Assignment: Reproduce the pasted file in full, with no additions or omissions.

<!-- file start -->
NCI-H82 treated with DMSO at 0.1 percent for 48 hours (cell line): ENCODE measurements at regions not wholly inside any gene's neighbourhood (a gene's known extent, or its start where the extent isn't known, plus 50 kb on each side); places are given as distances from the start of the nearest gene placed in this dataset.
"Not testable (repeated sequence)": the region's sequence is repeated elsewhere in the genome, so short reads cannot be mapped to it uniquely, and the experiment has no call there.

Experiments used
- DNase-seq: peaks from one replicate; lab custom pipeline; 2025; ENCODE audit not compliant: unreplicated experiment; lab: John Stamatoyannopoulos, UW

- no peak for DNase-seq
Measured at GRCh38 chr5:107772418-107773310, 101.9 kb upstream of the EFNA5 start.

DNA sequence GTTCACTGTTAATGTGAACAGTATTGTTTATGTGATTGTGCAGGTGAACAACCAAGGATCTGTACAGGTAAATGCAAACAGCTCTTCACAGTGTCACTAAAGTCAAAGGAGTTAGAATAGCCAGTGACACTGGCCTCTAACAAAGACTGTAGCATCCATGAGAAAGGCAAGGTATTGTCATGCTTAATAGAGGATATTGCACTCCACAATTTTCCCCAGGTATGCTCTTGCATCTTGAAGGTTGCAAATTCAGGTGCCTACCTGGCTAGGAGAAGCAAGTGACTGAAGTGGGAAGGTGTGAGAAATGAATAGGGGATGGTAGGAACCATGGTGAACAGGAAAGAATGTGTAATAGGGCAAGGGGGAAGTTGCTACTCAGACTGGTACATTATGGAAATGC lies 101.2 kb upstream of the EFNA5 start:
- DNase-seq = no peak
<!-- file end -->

NCI-H82 treated with DMSO at 0.1 percent for 48 hours (cell line): ENCODE measurements at regions not wholly inside any gene's neighbourhood (a gene's known extent, or its start where the extent isn't known, plus 50 kb on each side); places are given as distances from the start of the nearest gene placed in this dataset.
"Not testable (repeated sequence)": the region's sequence is repeated elsewhere in the genome, so short reads cannot be mapped to it uniquely, and the experiment has no call there.

Experiments used
- DNase-seq: peaks from one replicate; lab custom pipeline; 2025; ENCODE audit not compliant: unreplicated experiment; lab: John Stamatoyannopoulos, UW

- no peak for DNase-seq
Measured at GRCh38 chr5:107772418-107773310, 101.9 kb upstream of the EFNA5 start.

DNA sequence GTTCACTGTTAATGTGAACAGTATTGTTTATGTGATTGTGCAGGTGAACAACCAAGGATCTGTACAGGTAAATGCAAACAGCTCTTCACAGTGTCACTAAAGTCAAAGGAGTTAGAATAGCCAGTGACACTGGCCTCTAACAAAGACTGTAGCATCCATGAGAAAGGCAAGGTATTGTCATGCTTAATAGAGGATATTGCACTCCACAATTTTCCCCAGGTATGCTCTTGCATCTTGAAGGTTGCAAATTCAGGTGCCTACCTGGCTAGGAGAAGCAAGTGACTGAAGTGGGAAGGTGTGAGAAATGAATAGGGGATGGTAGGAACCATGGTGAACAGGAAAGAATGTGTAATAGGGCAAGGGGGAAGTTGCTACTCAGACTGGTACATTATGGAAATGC lies 101.2 kb upstream of the EFNA5 start:
- DNase-seq = no peak